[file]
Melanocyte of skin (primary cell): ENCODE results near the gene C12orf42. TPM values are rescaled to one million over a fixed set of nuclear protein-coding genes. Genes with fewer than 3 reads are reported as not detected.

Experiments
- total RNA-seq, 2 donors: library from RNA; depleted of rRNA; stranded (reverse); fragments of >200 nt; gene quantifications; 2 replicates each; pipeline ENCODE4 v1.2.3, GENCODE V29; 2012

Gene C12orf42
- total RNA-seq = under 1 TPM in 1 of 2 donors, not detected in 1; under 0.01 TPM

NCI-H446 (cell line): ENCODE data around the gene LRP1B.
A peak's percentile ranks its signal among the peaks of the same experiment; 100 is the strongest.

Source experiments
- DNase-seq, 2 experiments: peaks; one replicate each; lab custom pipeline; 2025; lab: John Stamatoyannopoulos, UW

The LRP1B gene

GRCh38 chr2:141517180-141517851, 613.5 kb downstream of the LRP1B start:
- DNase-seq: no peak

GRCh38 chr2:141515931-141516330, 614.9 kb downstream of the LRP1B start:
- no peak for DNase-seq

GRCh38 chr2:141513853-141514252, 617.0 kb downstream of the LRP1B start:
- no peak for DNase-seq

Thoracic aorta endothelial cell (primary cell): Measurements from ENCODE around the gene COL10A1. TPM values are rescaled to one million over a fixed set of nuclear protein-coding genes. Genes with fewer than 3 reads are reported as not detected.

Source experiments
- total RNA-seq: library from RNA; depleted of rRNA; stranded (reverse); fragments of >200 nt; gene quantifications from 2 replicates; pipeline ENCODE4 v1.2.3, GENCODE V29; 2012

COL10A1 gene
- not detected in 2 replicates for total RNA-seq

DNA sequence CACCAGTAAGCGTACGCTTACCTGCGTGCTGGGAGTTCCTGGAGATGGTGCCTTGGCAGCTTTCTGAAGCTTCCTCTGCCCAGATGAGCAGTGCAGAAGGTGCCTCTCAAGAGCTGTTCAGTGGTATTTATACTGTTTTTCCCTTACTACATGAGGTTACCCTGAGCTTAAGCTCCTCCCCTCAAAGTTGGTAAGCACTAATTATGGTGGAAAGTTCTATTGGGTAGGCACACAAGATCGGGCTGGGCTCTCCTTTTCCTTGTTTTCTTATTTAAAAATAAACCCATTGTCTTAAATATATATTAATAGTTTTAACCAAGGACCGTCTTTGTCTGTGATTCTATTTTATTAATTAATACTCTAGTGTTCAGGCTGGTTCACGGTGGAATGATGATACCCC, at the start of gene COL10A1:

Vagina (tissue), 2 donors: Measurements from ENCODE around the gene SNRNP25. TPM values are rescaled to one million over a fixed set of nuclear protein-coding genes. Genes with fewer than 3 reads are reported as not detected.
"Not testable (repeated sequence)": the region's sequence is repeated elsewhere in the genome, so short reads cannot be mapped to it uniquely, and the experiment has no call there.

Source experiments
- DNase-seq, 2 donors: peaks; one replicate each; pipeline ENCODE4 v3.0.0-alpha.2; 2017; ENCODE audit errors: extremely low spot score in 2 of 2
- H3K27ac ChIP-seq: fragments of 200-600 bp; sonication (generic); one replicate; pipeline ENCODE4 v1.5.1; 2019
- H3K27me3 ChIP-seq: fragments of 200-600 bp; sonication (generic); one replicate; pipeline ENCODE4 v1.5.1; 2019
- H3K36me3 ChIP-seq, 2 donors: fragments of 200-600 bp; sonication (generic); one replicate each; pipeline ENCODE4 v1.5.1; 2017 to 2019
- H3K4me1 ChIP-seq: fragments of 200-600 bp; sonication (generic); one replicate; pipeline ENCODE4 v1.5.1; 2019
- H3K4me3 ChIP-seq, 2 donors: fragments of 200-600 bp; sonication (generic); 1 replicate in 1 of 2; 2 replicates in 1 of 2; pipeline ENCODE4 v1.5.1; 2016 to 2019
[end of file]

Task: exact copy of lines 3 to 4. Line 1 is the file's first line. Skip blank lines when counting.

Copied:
- total RNA-seq, 2 donors: library from RNA; depleted of rRNA; stranded (reverse); fragments of >200 nt; gene quantifications; 2 replicates each; pipeline ENCODE4 v1.2.3, GENCODE V29; 2012

Gene C12orf42